Legendary Japanese producers Studio Ghibli may have recently halted production of new animated features, but there’s still a lot to discover from delving into their back catalogue, as Only Yesterday demonstrates. Originally released in 1991, Isao Takahata’s film, based on the manga of the same name, only received an English dub this year, featuring the voices of Daisy Ridley and Dev Patel.
Set in 1982, the story sees 27-year-old Taeko (Ridley) take a break from her busy Tokyo job to visit distant relatives in the countryside. Here she meets Toshio (Patel), who left his office job to run an organic farm. As she helps out on the farm and bonds with Toshio, Taeko’s childhood memories are stirred, including her first crush, the chaos of the boys in her class discovering girls have periods, being frustrated by mucking up a fractions test, and, for some reason, the first time she ate pineapple.
The film takes a thoughtful tone, lingering on the details of Taeko’s nostalgia as her past informs her present and she begins to wonder whether she’s happy in her big city life. This allows the story to explore a range of themes, including the disparity between the countryside and the city (which any fans of Japanese cinema are probably experts on by now) and the role of women in Japanese society (though it could go further to challenge the sexism inherent in the importance of marriage). It also has a lot to say about organic farming processes. Well, Toshio does. It’s all he seems to talk about, and the film forgets to be subtle about this. Believable, emotional conversations are sometimes ruined when he butts in with a non-sequiter about organic farming.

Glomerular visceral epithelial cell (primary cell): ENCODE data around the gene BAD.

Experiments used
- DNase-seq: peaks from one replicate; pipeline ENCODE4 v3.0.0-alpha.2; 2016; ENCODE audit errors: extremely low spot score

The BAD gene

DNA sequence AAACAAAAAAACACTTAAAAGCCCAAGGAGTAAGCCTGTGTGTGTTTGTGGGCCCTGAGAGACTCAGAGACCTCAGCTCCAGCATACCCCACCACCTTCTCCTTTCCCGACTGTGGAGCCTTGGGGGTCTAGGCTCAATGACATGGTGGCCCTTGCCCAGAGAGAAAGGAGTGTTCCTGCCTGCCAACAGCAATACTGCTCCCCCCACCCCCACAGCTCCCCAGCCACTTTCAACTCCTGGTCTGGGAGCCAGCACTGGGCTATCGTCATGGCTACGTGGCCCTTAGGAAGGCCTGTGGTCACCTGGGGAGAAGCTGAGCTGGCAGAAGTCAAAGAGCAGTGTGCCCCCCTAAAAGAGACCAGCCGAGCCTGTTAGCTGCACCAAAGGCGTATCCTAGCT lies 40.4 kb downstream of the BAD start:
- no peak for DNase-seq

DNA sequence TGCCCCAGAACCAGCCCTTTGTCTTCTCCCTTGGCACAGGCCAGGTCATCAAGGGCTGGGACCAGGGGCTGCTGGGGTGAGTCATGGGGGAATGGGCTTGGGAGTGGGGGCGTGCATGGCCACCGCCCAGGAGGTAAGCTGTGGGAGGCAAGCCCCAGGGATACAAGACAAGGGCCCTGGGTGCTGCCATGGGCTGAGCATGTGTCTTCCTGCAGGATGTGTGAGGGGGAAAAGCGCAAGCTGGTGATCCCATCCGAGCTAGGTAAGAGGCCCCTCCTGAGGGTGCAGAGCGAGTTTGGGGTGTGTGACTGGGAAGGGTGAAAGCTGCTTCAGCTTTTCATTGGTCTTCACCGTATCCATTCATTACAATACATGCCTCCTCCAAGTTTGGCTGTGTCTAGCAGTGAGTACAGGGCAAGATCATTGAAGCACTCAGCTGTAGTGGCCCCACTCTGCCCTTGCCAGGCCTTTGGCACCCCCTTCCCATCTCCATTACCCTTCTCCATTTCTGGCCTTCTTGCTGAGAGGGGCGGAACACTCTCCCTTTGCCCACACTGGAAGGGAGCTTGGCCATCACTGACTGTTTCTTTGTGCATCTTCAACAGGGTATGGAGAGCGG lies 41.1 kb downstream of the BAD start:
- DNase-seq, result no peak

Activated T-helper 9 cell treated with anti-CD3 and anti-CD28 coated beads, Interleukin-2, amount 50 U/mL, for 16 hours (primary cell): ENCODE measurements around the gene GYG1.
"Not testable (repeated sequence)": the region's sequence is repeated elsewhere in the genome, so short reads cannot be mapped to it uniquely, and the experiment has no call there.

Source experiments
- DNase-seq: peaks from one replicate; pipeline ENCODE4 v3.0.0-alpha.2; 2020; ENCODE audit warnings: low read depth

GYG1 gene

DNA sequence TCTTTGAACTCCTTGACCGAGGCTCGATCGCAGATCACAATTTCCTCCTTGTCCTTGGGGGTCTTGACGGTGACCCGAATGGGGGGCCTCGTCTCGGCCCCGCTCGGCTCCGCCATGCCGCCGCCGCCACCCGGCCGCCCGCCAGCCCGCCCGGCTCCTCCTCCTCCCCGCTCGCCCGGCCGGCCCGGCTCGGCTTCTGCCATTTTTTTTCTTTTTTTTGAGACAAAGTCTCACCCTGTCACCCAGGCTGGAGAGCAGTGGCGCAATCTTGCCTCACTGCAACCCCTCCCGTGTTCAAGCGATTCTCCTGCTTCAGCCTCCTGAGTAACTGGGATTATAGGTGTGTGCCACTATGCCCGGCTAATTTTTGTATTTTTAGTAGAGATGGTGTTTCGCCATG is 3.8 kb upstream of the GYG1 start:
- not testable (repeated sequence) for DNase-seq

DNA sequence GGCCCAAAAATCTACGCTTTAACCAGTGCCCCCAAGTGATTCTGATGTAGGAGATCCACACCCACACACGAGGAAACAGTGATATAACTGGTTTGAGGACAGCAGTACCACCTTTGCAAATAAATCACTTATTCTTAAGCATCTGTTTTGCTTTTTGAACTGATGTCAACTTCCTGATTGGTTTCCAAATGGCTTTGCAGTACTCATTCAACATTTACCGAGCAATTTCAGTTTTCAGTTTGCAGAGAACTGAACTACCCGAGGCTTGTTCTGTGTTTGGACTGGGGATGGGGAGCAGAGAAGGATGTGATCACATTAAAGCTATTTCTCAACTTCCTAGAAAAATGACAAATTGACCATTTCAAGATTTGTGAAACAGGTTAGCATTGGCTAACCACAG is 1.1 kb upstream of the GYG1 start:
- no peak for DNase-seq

Despite this, though, it’s a beautifully constructed movie. The animation is as gorgeous as you’d expect from a Ghibli movie, with equal attention paid to character design and expression as to the bustle of the city and the bright colours of the rural landscapes. Patel and Ridley, who’s experienced a much-deserved post-Force Awakens career boost, both give sensitive, charming performances, though it is a shame that Ridley unnecessarily puts on an American accent. In certain moments, such as when Taeko’s memory of falling for a boy at school turns into her imagining herself flying, all the film’s themes and stylistic quirks come together to create something truly captivating.
And the joy of Only Yesterday lies in these moments and the way they’re juxtaposed against perfectly captured normality. It may not be as iconic or fantastic as some of Ghibli’s better known efforts, and it may have a few too many factoids about organic farming, but it’s nonetheless an utterly remarkable story about the constant struggle to find your place in the world.
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ONLY YESTERDAY / CERT: PG / DIRECTOR & SCREENPLAY: ISAO TAKAHATA / STARRING: DAISY RIDLEY, DEV PATEL, ALISON FERNANDEZ / RELEASE DATE: OUT NOW